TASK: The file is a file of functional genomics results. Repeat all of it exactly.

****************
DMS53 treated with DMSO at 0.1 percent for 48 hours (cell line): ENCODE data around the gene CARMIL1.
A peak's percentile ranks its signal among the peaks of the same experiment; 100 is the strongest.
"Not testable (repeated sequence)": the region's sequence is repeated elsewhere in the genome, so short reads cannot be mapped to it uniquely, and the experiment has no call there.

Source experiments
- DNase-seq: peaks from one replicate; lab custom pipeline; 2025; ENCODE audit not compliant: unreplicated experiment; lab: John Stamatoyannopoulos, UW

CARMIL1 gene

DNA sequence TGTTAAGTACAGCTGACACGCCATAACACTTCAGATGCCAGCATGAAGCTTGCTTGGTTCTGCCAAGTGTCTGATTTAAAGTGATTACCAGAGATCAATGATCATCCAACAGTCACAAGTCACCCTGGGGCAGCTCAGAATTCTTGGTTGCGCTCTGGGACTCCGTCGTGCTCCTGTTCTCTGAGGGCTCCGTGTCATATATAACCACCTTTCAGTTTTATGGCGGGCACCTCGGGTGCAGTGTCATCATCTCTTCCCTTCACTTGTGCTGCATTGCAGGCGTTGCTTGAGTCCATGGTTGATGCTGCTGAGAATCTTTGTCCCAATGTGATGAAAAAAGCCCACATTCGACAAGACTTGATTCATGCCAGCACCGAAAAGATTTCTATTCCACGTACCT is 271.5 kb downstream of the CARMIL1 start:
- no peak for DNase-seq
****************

DMS53 treated with DMSO at 0.1 percent for 48 hours (cell line): ENCODE data around the gene CARMIL1.
A peak's percentile ranks its signal among the peaks of the same experiment; 100 is the strongest.
"Not testable (repeated sequence)": the region's sequence is repeated elsewhere in the genome, so short reads cannot be mapped to it uniquely, and the experiment has no call there.

Source experiments
- DNase-seq: peaks from one replicate; lab custom pipeline; 2025; ENCODE audit not compliant: unreplicated experiment; lab: John Stamatoyannopoulos, UW

CARMIL1 gene

DNA sequence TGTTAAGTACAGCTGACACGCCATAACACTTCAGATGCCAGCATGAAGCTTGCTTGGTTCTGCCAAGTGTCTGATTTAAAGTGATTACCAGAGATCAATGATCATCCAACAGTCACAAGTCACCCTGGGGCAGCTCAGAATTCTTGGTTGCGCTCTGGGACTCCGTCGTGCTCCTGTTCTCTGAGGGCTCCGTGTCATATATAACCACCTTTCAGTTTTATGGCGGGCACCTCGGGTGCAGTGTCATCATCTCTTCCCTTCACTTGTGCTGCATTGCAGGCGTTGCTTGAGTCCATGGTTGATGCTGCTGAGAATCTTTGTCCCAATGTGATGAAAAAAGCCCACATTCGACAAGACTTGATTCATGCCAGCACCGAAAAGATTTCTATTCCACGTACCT is 271.5 kb downstream of the CARMIL1 start:
- no peak for DNase-seq